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November 01, 2018 Feature

An Unlikely Target, or Not?

By Judge Annette J. Scieszinski

I don’t aspire to be a victim of anything. In the course of my professional and personal life, I have been empowered personally and professionally. Frankly, most of the time I am in charge. I never have seen myself as vulnerable, and I certainly never envisioned being a sexual target of anyone. So, it comes as quite the humbling surprise to face up to the fact that I was a victim of sexual harassment.

“Sexual harassment is different than gender discrimination. It’s usually behavior that’s aggressive in certain settings, and done by people who believe that they can use sex to marginalize someone to make them feel small, uncomfortable and vulnerable,” says Wendi Lazar, appointed to the ABA Commission on Women in the Profession in 2015.1

I remember the first time a certain male litigator regaled me in court chambers with a graphic story of sexual facts. It was uncomfortable to listen to the detail, embellished by the relish with which he recounted the details. In my prior years as a practicing attorney, I prosecuted sex crimes and thus was seasoned in the legitimate use of the lexicon necessary to that mission. Now, 22 years ago, sitting as the first female district court judge in a 10-county rural district, I was determined as a judge to “man up” to the moment, and not be seen to flinch. I was not only well prepared for the judicial calling, but I was eager to demonstrate it.

The sex-laced, legal war stories continued nearly every time this male litigator caught me in chambers. The scenario was always couched as a case that the lawyer was working on or one that he had read about. Typically, it started with an entreaty, “Did I tell you about my new case?” Or, “Did you read about the case? . . .” The ritual proceeded when I was there alone, but also sometimes when other lawyers were present. I was serious about my duties as a judge and abided with a courteous listen, making sure the case was not one pending on my docket. I never asked for more, nor did I egg a story on. Early on, I pondered whether I was being set up to have a conflict on sex discrimination cases the lawyer might be shepherding through the system. I adopted a strategy to quickly change the subject to something germane to the day’s work at hand; but even then, this lawyer’s sex talk would advance for a sentence or two.

One day, several years into the routine, it occurred to me that, although the litigator worked employment discrimination cases in state and federal court, it seemed odd that he had so many fact patterns that involved the sexual deviance headlines to which I was being exposed. I was not seeing news or journal articles on these supposed cases. In the carpool home that night, I asked my experienced court reporter if she had ever worked a case—or even heard of a case—involving this litigator and sexually lurid evidence. She had not. I soon inquired of a colleague, a senior male judge on my bench, whether this well-known and active litigator talked to him about sexual fact patterns. “No, never.”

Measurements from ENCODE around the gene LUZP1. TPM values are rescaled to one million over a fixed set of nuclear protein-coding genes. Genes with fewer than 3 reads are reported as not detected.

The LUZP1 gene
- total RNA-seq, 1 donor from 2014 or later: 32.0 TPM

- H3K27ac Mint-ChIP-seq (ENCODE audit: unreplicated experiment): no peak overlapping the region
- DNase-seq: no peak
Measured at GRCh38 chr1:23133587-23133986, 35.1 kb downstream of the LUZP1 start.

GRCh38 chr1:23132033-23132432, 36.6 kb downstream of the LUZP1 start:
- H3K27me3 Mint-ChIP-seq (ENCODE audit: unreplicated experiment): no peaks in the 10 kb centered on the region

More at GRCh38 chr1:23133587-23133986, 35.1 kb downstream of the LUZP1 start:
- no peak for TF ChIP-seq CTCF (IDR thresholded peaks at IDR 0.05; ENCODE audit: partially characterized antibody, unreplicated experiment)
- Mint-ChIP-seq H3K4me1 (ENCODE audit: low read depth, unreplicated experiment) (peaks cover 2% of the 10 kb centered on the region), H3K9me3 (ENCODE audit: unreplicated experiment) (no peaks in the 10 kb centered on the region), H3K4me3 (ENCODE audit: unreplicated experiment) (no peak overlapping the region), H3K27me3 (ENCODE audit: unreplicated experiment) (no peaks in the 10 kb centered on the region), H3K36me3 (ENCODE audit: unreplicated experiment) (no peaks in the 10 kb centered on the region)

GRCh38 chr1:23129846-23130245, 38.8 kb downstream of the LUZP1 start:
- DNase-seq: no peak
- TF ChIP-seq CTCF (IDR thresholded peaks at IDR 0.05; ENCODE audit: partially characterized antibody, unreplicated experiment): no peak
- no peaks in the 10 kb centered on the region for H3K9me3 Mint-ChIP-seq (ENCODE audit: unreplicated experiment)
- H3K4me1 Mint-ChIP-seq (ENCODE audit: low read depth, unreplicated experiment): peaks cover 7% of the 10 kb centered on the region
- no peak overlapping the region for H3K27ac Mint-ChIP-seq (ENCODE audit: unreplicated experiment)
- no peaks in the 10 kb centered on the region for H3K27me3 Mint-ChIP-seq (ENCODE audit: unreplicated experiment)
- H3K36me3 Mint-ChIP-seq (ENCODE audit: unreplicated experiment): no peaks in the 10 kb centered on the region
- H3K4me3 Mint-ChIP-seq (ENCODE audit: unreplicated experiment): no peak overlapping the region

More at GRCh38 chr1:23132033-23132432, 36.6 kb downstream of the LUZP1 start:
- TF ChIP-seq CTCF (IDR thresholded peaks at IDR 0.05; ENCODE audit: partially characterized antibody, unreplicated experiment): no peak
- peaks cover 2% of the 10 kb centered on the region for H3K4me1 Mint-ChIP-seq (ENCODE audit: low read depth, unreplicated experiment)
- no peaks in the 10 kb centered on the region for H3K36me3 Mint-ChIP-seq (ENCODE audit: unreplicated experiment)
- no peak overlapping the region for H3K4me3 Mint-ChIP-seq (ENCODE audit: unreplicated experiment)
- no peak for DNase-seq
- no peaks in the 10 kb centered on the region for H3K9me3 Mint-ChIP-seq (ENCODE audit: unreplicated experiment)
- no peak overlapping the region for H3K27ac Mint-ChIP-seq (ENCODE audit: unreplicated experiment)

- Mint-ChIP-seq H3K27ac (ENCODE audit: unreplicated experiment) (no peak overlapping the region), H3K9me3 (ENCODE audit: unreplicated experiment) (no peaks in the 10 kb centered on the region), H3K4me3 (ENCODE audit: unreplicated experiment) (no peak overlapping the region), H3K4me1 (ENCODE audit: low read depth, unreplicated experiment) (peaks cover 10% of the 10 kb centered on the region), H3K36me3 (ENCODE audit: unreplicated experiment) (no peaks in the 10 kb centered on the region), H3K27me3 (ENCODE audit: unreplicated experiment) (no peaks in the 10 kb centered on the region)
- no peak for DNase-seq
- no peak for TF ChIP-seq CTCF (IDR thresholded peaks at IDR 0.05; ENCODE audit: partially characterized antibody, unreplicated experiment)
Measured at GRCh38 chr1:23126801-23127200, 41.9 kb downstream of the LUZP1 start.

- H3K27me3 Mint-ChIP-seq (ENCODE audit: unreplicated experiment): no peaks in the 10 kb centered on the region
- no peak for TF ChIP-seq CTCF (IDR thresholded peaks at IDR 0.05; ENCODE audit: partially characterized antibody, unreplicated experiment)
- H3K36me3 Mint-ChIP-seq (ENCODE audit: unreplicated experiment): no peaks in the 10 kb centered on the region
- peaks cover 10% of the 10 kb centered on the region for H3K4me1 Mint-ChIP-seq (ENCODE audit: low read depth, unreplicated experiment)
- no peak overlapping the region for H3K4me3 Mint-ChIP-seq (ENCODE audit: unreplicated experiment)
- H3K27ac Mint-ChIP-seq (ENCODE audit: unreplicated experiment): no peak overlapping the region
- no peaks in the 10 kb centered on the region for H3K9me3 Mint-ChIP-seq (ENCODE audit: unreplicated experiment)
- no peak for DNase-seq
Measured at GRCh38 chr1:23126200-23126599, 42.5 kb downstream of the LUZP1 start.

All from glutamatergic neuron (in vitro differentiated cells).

I realized then that I was a target and a prolonged victim of sexual harassment. The insight hit like a load of bricks. I knew better. I was familiar with professional proscriptions on that kind of conduct, and I had even taught on the subject! I was, at once, embarrassed, humbled, . . . and outraged. I resolved that the next time this happened, I would confront it.

In an interesting twist, the behavior never recurred with me; it had stopped upon my conversation with my fellow judge. The offending litigator continued to regularly appear in my courtroom, although he presented himself in chambers less often. Never again did he broach sexual fact patterns with me. Our interactions were all on the business at bar, with no prologue or epilogue of his sexual storytelling. In assessing the circumstances, I assumed that my colleague approached him and told him to cut it out.2

Some time later, I became aware of the litigator perpetrating similar sex talk in the attorneys’ lounge with a female intern present. Upon learning of this, I called the litigator into my chambers and warned him that the behavior that had been described to me by an onlooker could be construed as sexual harassment. (I did not enlarge the discussion by making him account for his years-long record of behaving the same way with me.) The lawyer reacted in a mantle of shock and defended himself by citing the case-fact exception to harassment motivation.3 Nonetheless, I cautioned him: Be warned.

I have not seen or heard of a situation of sex talk by this attorney since then. That does not cause me to believe that the practice has stopped; I just have not been exposed directly or indirectly to it. In a spirit of professional mentoring, I did suggest to one of the litigator’s partners that sexual harassment training within the firm would be a good idea.

My experience as a sexual harassment target has informed me with a better appreciation for the fact-specific nature of the dynamic. My journey does not predispose me to believing, or rooting for, any party in any case; it, however, does reinforce my open mind as to the variety of manifestations that harassment can take and the unpredictable impact it can exact upon a victim. I am objective about what response a target might or might not portray, and I do not have prejudgments about people who seemingly tolerate objectionable conduct for a time before recognizing it or getting fed up with it or seeking help to make it stop. And I understand how it takes courage to confront powerful people about misconduct.